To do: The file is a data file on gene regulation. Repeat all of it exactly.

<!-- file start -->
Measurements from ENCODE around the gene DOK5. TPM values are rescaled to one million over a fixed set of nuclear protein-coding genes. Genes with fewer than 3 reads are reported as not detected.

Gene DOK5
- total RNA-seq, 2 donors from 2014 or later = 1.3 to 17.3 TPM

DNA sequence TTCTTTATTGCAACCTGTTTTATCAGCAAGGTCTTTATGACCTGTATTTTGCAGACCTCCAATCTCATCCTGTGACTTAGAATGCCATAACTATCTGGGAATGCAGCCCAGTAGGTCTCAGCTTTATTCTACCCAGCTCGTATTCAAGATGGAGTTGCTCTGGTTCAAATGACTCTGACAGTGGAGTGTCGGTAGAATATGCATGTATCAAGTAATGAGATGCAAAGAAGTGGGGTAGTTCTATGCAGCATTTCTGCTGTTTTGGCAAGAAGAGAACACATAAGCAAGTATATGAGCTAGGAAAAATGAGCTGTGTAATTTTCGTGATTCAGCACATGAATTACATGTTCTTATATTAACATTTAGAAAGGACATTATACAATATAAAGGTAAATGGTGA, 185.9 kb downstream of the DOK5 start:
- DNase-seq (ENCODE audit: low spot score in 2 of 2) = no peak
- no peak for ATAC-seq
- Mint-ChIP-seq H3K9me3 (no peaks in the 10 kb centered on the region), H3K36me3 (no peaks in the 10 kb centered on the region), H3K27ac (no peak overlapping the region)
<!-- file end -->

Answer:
Measurements from ENCODE around the gene DOK5. TPM values are rescaled to one million over a fixed set of nuclear protein-coding genes. Genes with fewer than 3 reads are reported as not detected.

Gene DOK5
- total RNA-seq, 2 donors from 2014 or later = 1.3 to 17.3 TPM

DNA sequence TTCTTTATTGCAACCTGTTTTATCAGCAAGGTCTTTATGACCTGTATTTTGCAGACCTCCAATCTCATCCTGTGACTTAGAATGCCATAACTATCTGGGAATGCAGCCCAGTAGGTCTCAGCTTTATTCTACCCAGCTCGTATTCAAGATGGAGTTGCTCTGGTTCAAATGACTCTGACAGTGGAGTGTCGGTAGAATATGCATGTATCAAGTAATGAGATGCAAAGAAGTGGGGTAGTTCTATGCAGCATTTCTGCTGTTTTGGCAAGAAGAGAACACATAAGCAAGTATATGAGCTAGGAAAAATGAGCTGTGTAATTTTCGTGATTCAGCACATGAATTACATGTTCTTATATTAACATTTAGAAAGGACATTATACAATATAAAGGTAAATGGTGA, 185.9 kb downstream of the DOK5 start:
- DNase-seq (ENCODE audit: low spot score in 2 of 2) = no peak
- no peak for ATAC-seq
- Mint-ChIP-seq H3K9me3 (no peaks in the 10 kb centered on the region), H3K36me3 (no peaks in the 10 kb centered on the region), H3K27ac (no peak overlapping the region)